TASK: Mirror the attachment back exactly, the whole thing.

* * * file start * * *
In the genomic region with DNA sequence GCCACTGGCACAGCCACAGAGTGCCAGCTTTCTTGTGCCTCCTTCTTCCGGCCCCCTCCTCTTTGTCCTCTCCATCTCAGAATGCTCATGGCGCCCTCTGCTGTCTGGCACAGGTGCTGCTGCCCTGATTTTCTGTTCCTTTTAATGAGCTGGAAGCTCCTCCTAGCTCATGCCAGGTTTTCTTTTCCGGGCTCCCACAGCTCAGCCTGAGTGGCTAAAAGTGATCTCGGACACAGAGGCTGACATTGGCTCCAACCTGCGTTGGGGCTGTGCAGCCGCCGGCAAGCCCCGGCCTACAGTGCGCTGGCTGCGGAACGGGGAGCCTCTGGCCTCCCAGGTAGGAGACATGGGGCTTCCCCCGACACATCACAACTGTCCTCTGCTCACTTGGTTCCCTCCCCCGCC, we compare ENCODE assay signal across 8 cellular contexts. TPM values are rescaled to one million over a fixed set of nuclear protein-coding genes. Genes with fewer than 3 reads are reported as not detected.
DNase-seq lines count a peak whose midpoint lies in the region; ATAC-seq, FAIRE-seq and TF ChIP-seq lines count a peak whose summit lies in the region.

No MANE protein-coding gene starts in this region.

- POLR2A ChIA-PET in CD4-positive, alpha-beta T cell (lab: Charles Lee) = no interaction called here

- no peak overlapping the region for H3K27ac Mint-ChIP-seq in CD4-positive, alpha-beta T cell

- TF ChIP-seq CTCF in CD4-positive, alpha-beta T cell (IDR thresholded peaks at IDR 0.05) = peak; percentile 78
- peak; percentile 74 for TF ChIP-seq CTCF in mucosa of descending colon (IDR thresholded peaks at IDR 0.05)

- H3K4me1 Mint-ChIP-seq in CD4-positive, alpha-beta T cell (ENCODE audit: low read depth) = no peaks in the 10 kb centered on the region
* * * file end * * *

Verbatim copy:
In the genomic region with DNA sequence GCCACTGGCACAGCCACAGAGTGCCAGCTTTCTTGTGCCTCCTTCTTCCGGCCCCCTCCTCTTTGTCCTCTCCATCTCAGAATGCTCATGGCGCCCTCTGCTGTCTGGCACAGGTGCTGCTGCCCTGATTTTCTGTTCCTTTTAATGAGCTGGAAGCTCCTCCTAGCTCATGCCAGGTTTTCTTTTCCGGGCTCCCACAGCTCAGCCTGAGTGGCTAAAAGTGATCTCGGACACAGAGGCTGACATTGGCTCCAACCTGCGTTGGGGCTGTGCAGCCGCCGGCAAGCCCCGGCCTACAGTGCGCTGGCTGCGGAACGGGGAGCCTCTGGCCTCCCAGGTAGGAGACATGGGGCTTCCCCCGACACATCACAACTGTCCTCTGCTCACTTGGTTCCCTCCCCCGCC, we compare ENCODE assay signal across 8 cellular contexts. TPM values are rescaled to one million over a fixed set of nuclear protein-coding genes. Genes with fewer than 3 reads are reported as not detected.
DNase-seq lines count a peak whose midpoint lies in the region; ATAC-seq, FAIRE-seq and TF ChIP-seq lines count a peak whose summit lies in the region.

No MANE protein-coding gene starts in this region.

- POLR2A ChIA-PET in CD4-positive, alpha-beta T cell (lab: Charles Lee) = no interaction called here

- no peak overlapping the region for H3K27ac Mint-ChIP-seq in CD4-positive, alpha-beta T cell

- TF ChIP-seq CTCF in CD4-positive, alpha-beta T cell (IDR thresholded peaks at IDR 0.05) = peak; percentile 78
- peak; percentile 74 for TF ChIP-seq CTCF in mucosa of descending colon (IDR thresholded peaks at IDR 0.05)

- H3K4me1 Mint-ChIP-seq in CD4-positive, alpha-beta T cell (ENCODE audit: low read depth) = no peaks in the 10 kb centered on the region